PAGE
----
“If it doesn’t rain soon, you’ll be able to do that with a thimble, I’m afraid,” she said as she hefted the pot onto the hearth.
As Cora brushed back a strand of hair from her face, Ephraim stopped and realized how much his mother had changed in the past two years out here on the edge of the world. The hair she’d pulled back was gray and her eyes had taken on cracks like the ones along the lines of furrows out back.
“I’m going back to work, Mother,” Ephraim said. and the gave her a hug.
“Oh, my. You caught me by surprise, Eph. Almost dropped a plate. What brought that on?”
“Just ‘cause, Mother.”
“Well thank you, Eph. You’ve made my day. Now you better scoot before it gets too hot out there.”
Ephraim left the house and joined his father, who had begun digging a trench to somehow connect one end of his cornfield with the spring.
“Shovel’s right there, Ephraim. Let’s see if we can get another eighty or ninety feet today before your mother shoos you back in the shade,” his father said.
“Clouds are building, Pa. Look at that.”
Eleazar picked his head up from his digging and peered through the shimmering air at the far mountains, where the clouds were indeed rising like heavenly mountains themselves. Only they were beginning to crawl east.
“Hmmph, maybe the mountain’s gonna come to Muhammad today.”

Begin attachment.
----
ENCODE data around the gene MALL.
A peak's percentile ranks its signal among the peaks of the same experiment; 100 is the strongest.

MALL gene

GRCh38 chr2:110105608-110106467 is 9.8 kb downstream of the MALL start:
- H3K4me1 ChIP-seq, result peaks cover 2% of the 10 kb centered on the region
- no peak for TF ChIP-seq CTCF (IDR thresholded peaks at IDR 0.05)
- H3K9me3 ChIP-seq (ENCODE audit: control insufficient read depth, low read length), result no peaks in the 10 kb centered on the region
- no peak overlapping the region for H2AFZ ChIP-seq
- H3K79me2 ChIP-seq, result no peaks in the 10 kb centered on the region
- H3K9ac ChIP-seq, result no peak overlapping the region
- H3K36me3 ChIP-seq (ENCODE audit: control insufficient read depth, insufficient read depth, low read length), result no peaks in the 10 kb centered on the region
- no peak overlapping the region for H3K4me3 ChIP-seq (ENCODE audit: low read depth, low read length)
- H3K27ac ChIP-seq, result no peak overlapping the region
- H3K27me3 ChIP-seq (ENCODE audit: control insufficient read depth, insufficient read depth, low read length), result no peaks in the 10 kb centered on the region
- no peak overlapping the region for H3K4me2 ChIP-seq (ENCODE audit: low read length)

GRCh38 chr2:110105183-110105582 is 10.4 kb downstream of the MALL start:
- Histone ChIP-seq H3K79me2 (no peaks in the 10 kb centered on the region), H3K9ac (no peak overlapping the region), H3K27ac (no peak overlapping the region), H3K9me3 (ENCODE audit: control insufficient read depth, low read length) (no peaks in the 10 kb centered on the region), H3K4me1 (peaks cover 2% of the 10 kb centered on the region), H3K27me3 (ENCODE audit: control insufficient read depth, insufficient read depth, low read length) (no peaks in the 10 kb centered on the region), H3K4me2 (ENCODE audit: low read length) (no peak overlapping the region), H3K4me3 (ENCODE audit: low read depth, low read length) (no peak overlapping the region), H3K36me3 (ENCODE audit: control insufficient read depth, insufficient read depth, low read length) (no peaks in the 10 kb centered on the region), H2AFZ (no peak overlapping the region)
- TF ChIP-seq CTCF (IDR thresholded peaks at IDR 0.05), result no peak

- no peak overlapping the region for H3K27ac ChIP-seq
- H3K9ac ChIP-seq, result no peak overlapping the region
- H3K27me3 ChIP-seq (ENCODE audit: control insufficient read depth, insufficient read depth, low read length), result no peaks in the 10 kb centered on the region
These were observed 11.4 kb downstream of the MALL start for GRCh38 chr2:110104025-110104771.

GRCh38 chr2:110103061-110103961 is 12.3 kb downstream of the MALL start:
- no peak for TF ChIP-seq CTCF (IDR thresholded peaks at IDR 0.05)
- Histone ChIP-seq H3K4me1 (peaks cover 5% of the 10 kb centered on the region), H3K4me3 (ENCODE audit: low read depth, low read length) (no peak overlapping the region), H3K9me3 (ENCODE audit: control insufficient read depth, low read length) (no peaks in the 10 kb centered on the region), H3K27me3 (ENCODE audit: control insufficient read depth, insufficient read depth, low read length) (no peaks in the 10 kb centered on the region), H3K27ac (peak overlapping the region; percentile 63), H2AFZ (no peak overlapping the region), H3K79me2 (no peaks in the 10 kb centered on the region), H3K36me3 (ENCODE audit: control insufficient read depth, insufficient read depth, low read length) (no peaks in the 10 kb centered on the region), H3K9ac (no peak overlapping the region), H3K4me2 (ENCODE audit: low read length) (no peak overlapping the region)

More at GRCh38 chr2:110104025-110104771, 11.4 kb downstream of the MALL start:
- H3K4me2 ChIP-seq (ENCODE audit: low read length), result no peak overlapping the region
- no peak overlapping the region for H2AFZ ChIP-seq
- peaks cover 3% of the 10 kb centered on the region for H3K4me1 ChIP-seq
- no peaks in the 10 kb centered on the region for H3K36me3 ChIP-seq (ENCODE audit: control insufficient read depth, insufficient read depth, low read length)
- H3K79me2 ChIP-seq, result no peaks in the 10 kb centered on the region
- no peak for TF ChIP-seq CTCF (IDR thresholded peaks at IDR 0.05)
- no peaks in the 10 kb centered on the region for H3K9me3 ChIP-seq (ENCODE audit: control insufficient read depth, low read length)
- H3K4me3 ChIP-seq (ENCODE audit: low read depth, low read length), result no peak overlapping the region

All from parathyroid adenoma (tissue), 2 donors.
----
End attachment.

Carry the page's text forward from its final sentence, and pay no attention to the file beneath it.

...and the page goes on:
“Oh, just something from old saying, Eph. ‘If the mountain won’t come to Muhammad, then Muhammad must go to the mountain.’ Means if one’s will doesn’t prevail, one must submit to an alternative. Like if it won’t rain on our field, then we have to bring rain to the field. Now pick up that shovel, boy and let’s move a mountain,” Eleazar said.
Ephraim grabbed for his shovel, but once more looked at the rising peaks of white and gray and made another little prayer for any rain the Lord saw fit to give the Hollidays.
“Even a thimbleful,” he whispered.
“Yessir, Pa.” And the sound of two deep scraping shovelsful, punctuated by a shallower one, began a chain that lasted through noontime, lunch and until the clouds and sun met somewhere between Ephraim’s labors and the mountains, and when a cool wind brought a chill to the sodden backs of the Holliday men.